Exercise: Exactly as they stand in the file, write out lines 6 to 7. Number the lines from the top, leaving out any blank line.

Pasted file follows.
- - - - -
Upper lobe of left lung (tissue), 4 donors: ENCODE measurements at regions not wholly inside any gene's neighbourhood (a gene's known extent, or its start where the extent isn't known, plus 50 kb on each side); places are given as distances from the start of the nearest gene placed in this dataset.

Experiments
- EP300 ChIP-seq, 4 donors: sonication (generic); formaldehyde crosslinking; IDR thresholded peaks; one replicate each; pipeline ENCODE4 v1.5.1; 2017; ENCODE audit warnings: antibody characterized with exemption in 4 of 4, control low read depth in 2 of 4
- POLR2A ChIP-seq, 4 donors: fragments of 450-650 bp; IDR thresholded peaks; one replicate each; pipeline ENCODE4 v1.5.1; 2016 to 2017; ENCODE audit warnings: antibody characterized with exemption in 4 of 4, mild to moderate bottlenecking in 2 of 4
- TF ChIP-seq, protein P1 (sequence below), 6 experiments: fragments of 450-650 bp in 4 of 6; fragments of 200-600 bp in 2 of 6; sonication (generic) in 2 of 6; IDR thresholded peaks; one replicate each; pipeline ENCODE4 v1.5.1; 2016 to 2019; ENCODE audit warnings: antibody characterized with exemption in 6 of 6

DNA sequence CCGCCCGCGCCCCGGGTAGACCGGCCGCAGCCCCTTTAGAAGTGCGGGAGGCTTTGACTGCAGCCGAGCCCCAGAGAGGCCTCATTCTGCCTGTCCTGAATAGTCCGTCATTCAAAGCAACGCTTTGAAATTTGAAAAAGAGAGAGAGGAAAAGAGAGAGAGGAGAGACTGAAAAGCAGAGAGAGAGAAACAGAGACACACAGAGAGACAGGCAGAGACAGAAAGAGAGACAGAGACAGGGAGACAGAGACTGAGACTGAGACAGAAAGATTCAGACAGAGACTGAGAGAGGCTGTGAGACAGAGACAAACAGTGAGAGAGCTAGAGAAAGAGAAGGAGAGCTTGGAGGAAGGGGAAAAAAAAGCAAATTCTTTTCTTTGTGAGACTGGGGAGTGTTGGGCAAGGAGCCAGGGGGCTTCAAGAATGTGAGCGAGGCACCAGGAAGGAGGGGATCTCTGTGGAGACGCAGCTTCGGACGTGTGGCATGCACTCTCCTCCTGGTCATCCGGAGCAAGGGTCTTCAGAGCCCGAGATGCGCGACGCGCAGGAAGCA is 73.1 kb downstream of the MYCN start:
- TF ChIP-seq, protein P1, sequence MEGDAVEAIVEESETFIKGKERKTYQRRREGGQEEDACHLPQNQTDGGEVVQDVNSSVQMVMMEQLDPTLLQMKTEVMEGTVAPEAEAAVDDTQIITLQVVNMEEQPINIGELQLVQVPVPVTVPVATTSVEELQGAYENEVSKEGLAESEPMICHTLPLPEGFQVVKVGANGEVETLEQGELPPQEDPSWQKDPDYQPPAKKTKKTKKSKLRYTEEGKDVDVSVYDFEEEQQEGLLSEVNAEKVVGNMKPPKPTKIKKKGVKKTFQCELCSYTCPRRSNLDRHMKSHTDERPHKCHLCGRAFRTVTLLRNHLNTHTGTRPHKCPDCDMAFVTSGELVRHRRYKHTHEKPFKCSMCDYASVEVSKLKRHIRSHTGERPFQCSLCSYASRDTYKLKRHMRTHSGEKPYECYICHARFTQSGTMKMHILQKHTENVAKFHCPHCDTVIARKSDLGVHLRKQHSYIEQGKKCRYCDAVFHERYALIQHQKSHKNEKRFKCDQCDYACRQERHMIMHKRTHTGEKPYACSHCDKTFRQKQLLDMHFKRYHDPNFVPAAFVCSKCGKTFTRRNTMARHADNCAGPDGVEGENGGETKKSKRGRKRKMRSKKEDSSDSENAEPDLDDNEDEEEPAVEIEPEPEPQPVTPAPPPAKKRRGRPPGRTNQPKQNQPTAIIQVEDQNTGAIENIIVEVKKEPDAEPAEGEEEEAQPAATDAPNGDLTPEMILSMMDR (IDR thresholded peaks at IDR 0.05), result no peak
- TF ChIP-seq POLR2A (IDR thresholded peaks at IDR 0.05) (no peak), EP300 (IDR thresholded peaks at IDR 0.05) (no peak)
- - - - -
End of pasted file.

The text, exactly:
DNA sequence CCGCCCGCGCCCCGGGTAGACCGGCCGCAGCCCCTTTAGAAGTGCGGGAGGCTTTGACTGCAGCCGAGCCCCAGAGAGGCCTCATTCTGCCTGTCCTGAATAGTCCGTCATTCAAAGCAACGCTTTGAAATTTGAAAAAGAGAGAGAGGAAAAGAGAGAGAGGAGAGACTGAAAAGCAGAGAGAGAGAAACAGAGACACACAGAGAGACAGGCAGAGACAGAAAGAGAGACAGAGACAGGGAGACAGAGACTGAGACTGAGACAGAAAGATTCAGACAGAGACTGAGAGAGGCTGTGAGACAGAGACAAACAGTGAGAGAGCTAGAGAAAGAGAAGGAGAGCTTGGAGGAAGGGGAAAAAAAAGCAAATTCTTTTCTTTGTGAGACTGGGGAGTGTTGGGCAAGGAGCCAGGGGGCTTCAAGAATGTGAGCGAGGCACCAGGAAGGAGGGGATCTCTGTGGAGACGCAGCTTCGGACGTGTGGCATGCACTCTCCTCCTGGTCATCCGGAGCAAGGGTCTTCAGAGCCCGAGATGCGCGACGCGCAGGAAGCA is 73.1 kb downstream of the MYCN start:
- TF ChIP-seq, protein P1, sequence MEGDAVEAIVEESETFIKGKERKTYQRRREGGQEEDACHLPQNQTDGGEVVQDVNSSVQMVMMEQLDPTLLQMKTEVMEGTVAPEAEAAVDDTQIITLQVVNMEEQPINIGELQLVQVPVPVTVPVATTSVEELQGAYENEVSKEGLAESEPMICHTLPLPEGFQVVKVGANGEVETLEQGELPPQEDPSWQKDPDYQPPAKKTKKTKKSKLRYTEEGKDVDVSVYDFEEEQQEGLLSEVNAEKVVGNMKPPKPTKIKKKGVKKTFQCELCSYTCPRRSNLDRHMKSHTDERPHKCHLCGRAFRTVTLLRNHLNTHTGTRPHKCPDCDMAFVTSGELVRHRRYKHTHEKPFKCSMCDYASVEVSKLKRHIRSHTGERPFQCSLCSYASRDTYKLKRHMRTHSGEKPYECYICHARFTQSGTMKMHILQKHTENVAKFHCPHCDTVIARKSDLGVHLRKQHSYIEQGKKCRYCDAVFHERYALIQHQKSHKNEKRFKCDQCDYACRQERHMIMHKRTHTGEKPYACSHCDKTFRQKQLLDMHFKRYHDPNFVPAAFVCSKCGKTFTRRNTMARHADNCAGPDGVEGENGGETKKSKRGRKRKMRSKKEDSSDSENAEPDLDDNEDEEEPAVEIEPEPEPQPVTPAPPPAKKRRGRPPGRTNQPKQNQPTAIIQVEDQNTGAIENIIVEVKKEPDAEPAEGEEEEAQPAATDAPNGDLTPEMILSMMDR (IDR thresholded peaks at IDR 0.05), result no peak